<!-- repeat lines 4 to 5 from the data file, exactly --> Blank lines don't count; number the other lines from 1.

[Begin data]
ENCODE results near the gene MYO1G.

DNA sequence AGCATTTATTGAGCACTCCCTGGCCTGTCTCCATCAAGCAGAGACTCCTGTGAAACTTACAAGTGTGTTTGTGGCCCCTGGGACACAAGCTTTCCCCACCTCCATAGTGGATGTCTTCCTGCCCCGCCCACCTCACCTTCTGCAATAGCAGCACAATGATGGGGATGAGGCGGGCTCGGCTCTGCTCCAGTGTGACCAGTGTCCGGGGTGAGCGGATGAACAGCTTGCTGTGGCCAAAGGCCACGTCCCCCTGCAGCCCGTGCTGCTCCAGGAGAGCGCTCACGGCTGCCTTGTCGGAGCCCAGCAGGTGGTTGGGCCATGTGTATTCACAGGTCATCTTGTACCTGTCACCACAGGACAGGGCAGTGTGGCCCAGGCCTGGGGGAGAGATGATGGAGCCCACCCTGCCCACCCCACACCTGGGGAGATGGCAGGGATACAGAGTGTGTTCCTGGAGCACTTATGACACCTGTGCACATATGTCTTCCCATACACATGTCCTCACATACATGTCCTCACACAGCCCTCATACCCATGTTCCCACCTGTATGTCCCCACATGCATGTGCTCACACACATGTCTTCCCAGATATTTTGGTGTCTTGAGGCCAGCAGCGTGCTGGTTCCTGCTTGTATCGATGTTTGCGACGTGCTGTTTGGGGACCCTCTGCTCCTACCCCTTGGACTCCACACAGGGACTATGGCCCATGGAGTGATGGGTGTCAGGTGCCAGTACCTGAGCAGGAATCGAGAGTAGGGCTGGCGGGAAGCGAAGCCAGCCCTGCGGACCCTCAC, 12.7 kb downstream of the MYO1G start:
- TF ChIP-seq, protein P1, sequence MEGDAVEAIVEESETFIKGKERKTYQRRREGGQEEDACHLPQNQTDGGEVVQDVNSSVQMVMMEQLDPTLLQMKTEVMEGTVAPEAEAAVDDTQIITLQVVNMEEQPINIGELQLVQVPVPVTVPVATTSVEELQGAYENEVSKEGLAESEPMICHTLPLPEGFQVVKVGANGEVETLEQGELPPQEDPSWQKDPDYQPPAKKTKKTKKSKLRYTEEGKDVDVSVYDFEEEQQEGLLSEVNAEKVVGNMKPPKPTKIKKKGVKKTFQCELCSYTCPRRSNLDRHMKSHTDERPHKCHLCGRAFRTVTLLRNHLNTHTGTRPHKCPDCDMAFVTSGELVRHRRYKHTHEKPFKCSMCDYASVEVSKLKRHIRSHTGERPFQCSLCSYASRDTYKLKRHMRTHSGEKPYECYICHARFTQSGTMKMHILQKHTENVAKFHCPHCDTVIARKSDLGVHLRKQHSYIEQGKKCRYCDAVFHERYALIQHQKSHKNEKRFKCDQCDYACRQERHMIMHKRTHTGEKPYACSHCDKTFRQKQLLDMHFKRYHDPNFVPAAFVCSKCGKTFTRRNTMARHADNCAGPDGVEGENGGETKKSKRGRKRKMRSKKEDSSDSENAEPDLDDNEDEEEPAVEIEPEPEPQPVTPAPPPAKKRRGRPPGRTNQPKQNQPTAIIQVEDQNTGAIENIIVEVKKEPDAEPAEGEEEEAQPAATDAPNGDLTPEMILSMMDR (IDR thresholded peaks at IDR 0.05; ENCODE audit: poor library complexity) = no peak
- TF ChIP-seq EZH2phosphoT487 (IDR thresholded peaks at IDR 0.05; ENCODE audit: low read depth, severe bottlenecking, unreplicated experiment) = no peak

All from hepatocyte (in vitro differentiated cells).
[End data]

- TF ChIP-seq EZH2phosphoT487 (IDR thresholded peaks at IDR 0.05; ENCODE audit: low read depth, severe bottlenecking, unreplicated experiment) = no peak

All from hepatocyte (in vitro differentiated cells).